The provisions of the ZIKS which govern the enforcement of the educational measure of sending a young person to the correctional home do not expressly state how much time the young person has a right to be in the fresh air. We proposed to the Correctional Home an analogy with Article 105 of the ZIKS, under which convicted young persons must be in the fresh air during free time for at least three hours a day. We expressed the opinion that the regime regarding fresh air for inmates at the Correctional Home must be at least as lenient as that specified for convicted young offenders serving sentences in juvenile detention centres. The educational measure is a milder sanction than detention. We also drew attention here to the provisions of the Convention on the Rights of the Child under which every child (i.e. minor) deprived of his liberty must be treated in a way which takes into account the needs of his age.

The Correctional Home and the UIKS did not initially support our proposal. They appealed to Article 56 of the ZIKS, which applies to (adult) convicted persons and grants the right to only two hours a day in the fresh air. Since however Article 205 of the ZIKS stipulates that Article 56 of the same law shall also apply to young persons in the correctional home, their right is not violated since they are allowed two hours a day in the fresh air.

We pointed out that word-by-word interpretation of the second paragraph of Article 205 of the ZIKS only permits the use of Article 56 of the same law for ‘work and remuneration’ and not for other aspects of the position of young persons in the Correctional Home. The right of inmates to spend time in the fresh air does not come under the heading of ‘work and remuneration’. This is also very clear from the draft of the new ZIKS, which does not provide for the right to spend time in the fresh air in the articles which govern the work (and payment for the same) of the convicted person. Analysis of the text of the second paragraph of Article 205 of the ZIKS and its linguistic sense in this way does not enable the conclusion that young persons in the Correctional Home only have the right to time in the fresh air to the extent determined under Article 56 of the same law for convicted persons.

Of course the mere literal result of interpretation is not enough. The literal interpretation must be evaluated in relation to the purpose of the regulation or legal norm. In this connection we pointed out that the rights of the child must be the main guiding principle in all activities of state bodies which relate to children. This guiding principle has special weight in the case of young persons sentenced to the educational measure of a stay in the Correctional Home. Free time must be organised so that boarders spend sufficient time walking or taking part in sports and other activities in the fresh air. We therefore proposed that rather than use an analogy with Article 56 of the ZIKS, the Correctional Home should use an analogy with Article 105 of the same law and thus allow boarders to spend at least three hours a day in the fresh air even while undergoing the disciplinary measure of placement in special premises or while in the intensive treatment facility.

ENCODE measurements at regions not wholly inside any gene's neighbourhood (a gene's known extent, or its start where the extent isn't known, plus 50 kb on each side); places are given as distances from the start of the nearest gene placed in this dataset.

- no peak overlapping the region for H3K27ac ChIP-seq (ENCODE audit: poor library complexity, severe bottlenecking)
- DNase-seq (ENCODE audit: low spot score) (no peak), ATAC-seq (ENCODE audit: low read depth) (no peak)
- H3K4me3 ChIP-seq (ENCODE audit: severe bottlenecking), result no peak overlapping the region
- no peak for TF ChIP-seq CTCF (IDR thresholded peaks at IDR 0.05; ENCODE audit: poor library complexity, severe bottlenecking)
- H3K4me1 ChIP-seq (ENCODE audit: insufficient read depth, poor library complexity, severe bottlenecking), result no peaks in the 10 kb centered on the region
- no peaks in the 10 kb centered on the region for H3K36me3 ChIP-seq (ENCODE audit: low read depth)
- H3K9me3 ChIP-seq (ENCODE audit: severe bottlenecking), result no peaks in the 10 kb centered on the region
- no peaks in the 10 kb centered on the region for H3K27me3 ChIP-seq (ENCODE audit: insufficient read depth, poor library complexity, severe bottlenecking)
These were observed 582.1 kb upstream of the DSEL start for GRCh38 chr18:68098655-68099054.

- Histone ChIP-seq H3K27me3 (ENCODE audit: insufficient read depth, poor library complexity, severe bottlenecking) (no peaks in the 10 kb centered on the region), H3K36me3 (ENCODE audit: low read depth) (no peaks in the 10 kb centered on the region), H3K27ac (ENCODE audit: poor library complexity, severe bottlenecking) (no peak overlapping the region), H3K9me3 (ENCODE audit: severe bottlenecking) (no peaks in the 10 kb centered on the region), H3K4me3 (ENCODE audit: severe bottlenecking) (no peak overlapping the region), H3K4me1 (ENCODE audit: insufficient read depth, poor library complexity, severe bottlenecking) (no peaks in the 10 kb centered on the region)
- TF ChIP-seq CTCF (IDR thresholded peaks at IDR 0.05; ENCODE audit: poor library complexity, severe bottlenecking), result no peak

The UIKS then accepted our proposal and has reported that in the future the Radeče Correctional Home will allow all young persons to spend at least three hours a day in the fresh air. The draft of the new ZIKS will undoubtedly contain a provision under which young persons in the Correctional Home have the right to spend at least three hours a day in the fresh air.

Granting privileges to a convict without considering his attitude towards the victim of his criminal offence

Article 70 of the ZIKS deals with the granting of privileges and sets out the conditions for obtaining them. Convicted persons can be granted privileges for good behaviour, diligence and success at work and other educational reasons. It is therefore in the interest of the convicted person that he observes the house rules and shows active effort and cooperation in the carrying out of his individual programme of social rehabilitation. Through appropriate behaviour and cooperation with the education service, the convicted person can thus significantly alleviate the burden of his prison sentence. Privileges such as free outings from the institution, extended or unsupervised visits, partial or full use of an annual holiday outside the institution, are undoubtedly an enticing reward which deter convicted persons from getting involved in conflict situations in the institution.

Unfortunately, in determining the criteria for the granting of privileges the law completely overlooks the victim of the criminal offence and parties injured by the criminal offence committed by the convicted person. By way of illustration let us take the case of a mother whose daughter was the victim of homicide. In the damages suit against the perpetrator of the criminal offence of homicide, the court awarded her damages for immaterial and material loss. Notwithstanding the final and enforceable court ruling, the convicted person did not pay damages nor show serious signs of intending to do so, at least to an extent proportional to his abilities while serving his prison sentence. The applicant even claimed that the convicted person intended to alienate his property and thus make it impossible, or at least more difficult, to enforce the final judgement given in the damages suit. The applicant appealed to the Human Rights Ombudsman when she saw the convicted person driving a car through a major Slovene town after less than a quarter of his sentence had been served. As the injured party she found it hard to understand that he had already been granted the privilege of free outings from the institution, while he had still not done anything to try, at least in the form of satisfaction, to make good or mitigate the tragic consequences of the action he had committed.